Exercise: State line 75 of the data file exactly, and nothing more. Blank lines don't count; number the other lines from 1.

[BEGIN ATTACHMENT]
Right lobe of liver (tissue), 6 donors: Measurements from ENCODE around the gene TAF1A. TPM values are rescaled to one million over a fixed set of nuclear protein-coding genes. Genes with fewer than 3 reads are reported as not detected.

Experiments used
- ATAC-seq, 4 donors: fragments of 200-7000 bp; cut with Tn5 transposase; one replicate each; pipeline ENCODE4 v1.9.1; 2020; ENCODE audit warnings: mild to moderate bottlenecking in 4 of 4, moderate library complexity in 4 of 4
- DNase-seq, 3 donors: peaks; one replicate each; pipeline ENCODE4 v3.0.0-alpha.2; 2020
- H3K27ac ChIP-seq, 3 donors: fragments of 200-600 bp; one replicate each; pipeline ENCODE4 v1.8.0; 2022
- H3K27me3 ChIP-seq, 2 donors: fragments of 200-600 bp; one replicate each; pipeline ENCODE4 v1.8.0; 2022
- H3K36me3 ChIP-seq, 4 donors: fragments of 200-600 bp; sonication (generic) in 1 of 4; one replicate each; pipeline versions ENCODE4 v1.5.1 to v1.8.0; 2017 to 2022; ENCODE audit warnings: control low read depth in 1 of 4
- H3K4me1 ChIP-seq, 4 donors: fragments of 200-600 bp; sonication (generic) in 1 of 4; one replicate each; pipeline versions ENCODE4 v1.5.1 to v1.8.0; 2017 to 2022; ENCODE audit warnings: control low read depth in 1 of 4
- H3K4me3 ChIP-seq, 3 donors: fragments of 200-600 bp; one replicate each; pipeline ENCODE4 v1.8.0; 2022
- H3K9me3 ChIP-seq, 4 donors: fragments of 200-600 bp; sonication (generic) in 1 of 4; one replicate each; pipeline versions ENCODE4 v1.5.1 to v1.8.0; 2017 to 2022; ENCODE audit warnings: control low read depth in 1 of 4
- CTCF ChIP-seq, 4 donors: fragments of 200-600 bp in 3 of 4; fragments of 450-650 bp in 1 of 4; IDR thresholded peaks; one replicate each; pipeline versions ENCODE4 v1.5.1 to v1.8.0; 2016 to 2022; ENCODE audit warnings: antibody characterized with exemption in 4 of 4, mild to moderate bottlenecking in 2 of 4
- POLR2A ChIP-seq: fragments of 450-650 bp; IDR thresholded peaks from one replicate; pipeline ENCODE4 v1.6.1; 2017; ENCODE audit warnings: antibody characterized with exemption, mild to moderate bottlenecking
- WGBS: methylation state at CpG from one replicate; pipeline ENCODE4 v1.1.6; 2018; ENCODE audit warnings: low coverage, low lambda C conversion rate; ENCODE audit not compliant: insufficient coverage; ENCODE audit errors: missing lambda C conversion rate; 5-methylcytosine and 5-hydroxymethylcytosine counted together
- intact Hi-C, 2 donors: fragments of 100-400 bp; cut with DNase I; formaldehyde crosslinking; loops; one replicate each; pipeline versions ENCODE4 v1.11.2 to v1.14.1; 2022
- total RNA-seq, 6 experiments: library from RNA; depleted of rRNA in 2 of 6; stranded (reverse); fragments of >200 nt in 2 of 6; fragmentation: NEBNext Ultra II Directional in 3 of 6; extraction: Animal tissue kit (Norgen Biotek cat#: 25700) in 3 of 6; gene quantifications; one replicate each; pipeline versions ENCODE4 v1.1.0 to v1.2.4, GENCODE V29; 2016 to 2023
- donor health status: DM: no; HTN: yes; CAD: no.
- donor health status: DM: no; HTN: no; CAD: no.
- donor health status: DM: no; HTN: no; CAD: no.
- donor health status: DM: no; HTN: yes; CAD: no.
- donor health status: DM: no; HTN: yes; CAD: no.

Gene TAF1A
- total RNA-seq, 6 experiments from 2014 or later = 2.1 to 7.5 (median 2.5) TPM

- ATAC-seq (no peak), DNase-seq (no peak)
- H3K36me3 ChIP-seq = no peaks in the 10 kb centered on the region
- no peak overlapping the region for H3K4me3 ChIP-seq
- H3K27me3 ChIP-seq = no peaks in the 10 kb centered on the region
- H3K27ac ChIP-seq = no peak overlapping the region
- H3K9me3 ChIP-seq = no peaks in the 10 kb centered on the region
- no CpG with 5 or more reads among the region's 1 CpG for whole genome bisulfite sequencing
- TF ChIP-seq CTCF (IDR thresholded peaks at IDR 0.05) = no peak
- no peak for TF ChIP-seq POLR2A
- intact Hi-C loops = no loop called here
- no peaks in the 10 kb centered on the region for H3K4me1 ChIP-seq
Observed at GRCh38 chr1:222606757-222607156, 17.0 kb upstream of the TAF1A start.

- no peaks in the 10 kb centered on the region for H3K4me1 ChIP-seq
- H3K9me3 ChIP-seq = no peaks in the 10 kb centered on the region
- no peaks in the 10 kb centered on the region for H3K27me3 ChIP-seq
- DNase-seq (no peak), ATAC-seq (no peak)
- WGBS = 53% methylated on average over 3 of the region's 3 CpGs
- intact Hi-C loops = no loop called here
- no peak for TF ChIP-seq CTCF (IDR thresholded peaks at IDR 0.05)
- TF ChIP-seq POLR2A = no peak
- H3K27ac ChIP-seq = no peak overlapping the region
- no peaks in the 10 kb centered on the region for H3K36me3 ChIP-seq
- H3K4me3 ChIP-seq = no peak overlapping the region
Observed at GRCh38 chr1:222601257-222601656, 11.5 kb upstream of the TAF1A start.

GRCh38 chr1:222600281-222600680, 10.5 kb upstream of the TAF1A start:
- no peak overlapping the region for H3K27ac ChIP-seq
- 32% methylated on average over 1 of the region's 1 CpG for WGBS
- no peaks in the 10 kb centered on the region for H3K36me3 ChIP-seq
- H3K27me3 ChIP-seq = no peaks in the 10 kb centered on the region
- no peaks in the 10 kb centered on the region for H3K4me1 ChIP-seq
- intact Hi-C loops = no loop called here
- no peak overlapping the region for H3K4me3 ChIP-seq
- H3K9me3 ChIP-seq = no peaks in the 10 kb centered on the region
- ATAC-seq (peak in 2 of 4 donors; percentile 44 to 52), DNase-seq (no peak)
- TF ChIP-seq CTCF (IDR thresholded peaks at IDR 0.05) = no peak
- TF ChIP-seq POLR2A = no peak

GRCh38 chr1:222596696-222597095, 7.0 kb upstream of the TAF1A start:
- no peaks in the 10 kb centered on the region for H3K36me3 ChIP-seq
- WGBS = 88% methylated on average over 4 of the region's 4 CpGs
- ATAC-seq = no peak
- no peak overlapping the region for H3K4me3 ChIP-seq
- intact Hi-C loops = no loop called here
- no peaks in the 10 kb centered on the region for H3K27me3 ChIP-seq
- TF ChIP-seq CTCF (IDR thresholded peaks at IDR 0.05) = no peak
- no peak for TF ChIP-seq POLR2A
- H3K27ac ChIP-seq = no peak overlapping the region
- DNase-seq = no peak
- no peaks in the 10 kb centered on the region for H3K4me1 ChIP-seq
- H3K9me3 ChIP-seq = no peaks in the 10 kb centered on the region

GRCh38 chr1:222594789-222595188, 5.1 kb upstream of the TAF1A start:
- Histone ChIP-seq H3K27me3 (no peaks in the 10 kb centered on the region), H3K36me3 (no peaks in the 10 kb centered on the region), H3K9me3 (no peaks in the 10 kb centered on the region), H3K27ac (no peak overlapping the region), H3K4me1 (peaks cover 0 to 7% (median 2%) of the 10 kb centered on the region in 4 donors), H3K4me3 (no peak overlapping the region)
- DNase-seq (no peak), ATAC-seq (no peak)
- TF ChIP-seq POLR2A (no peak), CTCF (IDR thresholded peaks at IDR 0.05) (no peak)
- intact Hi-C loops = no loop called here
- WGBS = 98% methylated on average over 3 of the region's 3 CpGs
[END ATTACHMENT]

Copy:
- TF ChIP-seq POLR2A (no peak), CTCF (IDR thresholded peaks at IDR 0.05) (no peak)